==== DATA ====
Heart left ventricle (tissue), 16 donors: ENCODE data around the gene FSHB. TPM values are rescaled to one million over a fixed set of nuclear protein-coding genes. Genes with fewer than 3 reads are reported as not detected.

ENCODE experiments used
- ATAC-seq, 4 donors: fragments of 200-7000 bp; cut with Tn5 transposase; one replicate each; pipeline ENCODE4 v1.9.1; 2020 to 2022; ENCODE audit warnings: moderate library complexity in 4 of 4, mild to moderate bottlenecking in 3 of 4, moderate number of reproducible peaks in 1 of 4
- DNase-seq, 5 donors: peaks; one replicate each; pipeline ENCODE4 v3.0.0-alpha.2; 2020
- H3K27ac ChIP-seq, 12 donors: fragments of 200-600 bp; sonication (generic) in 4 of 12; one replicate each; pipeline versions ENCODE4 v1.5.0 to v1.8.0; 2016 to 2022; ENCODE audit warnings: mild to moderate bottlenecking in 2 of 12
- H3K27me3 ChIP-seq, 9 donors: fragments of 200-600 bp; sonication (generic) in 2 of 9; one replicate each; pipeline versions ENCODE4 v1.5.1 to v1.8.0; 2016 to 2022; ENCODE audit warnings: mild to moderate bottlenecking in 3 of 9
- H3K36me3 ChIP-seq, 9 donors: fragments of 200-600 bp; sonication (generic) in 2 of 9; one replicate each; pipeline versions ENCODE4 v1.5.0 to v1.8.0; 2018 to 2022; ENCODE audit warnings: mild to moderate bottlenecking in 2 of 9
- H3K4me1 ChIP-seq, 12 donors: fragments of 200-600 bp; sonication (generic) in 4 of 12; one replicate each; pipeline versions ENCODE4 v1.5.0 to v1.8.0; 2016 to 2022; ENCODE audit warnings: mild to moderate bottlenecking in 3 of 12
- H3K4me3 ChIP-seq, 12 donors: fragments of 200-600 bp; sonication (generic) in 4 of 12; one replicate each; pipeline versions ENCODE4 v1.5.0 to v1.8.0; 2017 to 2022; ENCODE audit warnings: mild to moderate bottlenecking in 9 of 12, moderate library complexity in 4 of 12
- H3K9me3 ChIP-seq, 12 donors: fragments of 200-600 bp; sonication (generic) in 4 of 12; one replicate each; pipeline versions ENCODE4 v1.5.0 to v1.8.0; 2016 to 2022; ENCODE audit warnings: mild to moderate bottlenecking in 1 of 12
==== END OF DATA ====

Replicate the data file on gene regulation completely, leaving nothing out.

Heart left ventricle (tissue), 16 donors: ENCODE data around the gene FSHB. TPM values are rescaled to one million over a fixed set of nuclear protein-coding genes. Genes with fewer than 3 reads are reported as not detected.

ENCODE experiments used
- ATAC-seq, 4 donors: fragments of 200-7000 bp; cut with Tn5 transposase; one replicate each; pipeline ENCODE4 v1.9.1; 2020 to 2022; ENCODE audit warnings: moderate library complexity in 4 of 4, mild to moderate bottlenecking in 3 of 4, moderate number of reproducible peaks in 1 of 4
- DNase-seq, 5 donors: peaks; one replicate each; pipeline ENCODE4 v3.0.0-alpha.2; 2020
- H3K27ac ChIP-seq, 12 donors: fragments of 200-600 bp; sonication (generic) in 4 of 12; one replicate each; pipeline versions ENCODE4 v1.5.0 to v1.8.0; 2016 to 2022; ENCODE audit warnings: mild to moderate bottlenecking in 2 of 12
- H3K27me3 ChIP-seq, 9 donors: fragments of 200-600 bp; sonication (generic) in 2 of 9; one replicate each; pipeline versions ENCODE4 v1.5.1 to v1.8.0; 2016 to 2022; ENCODE audit warnings: mild to moderate bottlenecking in 3 of 9
- H3K36me3 ChIP-seq, 9 donors: fragments of 200-600 bp; sonication (generic) in 2 of 9; one replicate each; pipeline versions ENCODE4 v1.5.0 to v1.8.0; 2018 to 2022; ENCODE audit warnings: mild to moderate bottlenecking in 2 of 9
- H3K4me1 ChIP-seq, 12 donors: fragments of 200-600 bp; sonication (generic) in 4 of 12; one replicate each; pipeline versions ENCODE4 v1.5.0 to v1.8.0; 2016 to 2022; ENCODE audit warnings: mild to moderate bottlenecking in 3 of 12
- H3K4me3 ChIP-seq, 12 donors: fragments of 200-600 bp; sonication (generic) in 4 of 12; one replicate each; pipeline versions ENCODE4 v1.5.0 to v1.8.0; 2017 to 2022; ENCODE audit warnings: mild to moderate bottlenecking in 9 of 12, moderate library complexity in 4 of 12
- H3K9me3 ChIP-seq, 12 donors: fragments of 200-600 bp; sonication (generic) in 4 of 12; one replicate each; pipeline versions ENCODE4 v1.5.0 to v1.8.0; 2016 to 2022; ENCODE audit warnings: mild to moderate bottlenecking in 1 of 12